"Our company was founded in Silicon Valley," Karp wrote. "But we seem to share fewer and fewer of the technology sector's values and commitments." That's more of a political broadside than forward-looking guidance of use to investors.
Plenty of major software companies going public in recent years have courted controversy by issuing a separate class of stock that gives founders greater voting power than common shareholders. Palantir's prospectus revealed its plan to grant Class F shares to its co-founders, effectively giving them boardroom control.
To be sure, Palantir used its S-1 to make a forceful argument about the strength of its business model, which covers a diverse government and corporate market it values at well over $100 billion. But that wasn't enough for Karp. He did more than disavow Silicon Valley's mainstream software industry (recently moving Palantir's headquarters to Denver from Palo Alto); he belittled his tech peers.
"The engineering elite of Silicon Valley may know more than most about building software," Karp sniffed. "But they do not know more about how society should be organized or what justice requires."
Many startups go off on lofty, even cringeworthy, tangents in making their case to investors. They usually don't use the moment to settle scores or make enemies. But Palantir did just that in its filing.
Karp made clear Palantir has no qualms about taking sides in today's fractured political climate. Already known for the secretive and sometimes-controversial nature of its security-related work, it had plenty of detractors as a private company.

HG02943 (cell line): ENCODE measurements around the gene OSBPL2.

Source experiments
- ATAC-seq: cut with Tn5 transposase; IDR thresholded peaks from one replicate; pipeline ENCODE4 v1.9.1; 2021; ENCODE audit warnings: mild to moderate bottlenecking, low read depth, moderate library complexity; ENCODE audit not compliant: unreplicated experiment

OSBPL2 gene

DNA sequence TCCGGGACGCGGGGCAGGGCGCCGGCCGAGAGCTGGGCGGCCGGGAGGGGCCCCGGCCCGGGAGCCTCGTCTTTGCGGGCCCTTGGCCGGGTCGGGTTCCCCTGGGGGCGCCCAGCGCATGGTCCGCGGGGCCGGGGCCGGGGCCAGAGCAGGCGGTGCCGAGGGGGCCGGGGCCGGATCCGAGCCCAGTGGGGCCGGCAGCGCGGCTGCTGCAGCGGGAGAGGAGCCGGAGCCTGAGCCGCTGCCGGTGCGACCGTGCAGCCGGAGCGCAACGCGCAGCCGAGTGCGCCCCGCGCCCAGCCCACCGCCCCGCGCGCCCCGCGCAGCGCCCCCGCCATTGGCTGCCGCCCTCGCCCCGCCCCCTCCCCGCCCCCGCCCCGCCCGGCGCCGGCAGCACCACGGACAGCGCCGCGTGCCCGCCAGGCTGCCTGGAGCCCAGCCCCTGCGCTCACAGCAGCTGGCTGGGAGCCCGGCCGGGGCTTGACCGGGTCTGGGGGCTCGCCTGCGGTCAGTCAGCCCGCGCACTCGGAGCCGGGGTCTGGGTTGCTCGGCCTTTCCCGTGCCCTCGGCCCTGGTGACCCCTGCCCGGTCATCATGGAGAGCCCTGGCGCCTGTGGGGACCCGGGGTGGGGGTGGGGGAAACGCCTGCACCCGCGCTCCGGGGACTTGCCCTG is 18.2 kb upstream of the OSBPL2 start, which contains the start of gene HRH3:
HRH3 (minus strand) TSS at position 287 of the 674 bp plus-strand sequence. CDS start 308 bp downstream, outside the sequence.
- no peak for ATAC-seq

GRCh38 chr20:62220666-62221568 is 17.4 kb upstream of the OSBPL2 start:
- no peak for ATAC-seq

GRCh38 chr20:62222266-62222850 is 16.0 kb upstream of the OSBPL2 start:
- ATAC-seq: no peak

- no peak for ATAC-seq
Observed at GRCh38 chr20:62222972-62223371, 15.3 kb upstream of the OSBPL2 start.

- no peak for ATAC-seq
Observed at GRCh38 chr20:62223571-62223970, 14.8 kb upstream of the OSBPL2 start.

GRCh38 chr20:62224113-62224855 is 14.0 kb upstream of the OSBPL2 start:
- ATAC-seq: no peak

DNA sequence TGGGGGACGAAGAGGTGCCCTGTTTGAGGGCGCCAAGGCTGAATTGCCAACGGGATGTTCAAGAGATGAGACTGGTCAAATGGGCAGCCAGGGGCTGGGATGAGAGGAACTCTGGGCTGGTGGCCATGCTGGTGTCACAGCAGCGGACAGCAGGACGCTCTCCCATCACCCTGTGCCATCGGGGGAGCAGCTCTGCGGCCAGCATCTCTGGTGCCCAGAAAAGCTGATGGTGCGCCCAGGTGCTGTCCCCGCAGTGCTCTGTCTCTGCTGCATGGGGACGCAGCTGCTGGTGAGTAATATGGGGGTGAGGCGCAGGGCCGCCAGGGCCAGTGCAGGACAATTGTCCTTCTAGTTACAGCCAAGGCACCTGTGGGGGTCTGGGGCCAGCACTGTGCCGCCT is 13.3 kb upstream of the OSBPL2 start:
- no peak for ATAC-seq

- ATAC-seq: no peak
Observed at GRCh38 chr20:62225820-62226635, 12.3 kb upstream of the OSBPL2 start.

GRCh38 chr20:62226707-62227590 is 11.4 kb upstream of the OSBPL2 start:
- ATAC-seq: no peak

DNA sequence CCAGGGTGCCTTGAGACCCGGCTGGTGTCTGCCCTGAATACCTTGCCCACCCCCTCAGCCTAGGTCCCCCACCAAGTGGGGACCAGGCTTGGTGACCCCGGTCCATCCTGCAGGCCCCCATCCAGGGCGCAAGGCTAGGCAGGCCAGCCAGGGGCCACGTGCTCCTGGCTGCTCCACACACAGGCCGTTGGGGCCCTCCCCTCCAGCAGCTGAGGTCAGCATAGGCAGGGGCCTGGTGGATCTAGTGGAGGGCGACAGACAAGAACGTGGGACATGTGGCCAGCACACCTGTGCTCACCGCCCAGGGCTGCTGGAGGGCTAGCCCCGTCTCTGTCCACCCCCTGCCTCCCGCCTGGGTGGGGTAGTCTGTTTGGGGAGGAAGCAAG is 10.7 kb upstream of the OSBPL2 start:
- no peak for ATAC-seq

Becoming a publicly traded company will raise Palantir's profile. And taking shots at its critics and peers is only likely to amplify the scrutiny it faces in the months and years ahead.
Consulting Company vs Software Company
Palantir is an interesting example of a company in the descrete govtech market, with an enterprise consulting operating model married with a big data software licencing model. However, in Silicon Valley, where Palantir was based until very recently, the mantra ‘Software Eats the World’ is very predominant amongst high profile investors and engineering talent. Hence, Palantir has tried to fit into the ecosystem by projecting the image of an enterprise software company rather than an enterprise consulting company, this is despite their current operating model suggesting more of the latter!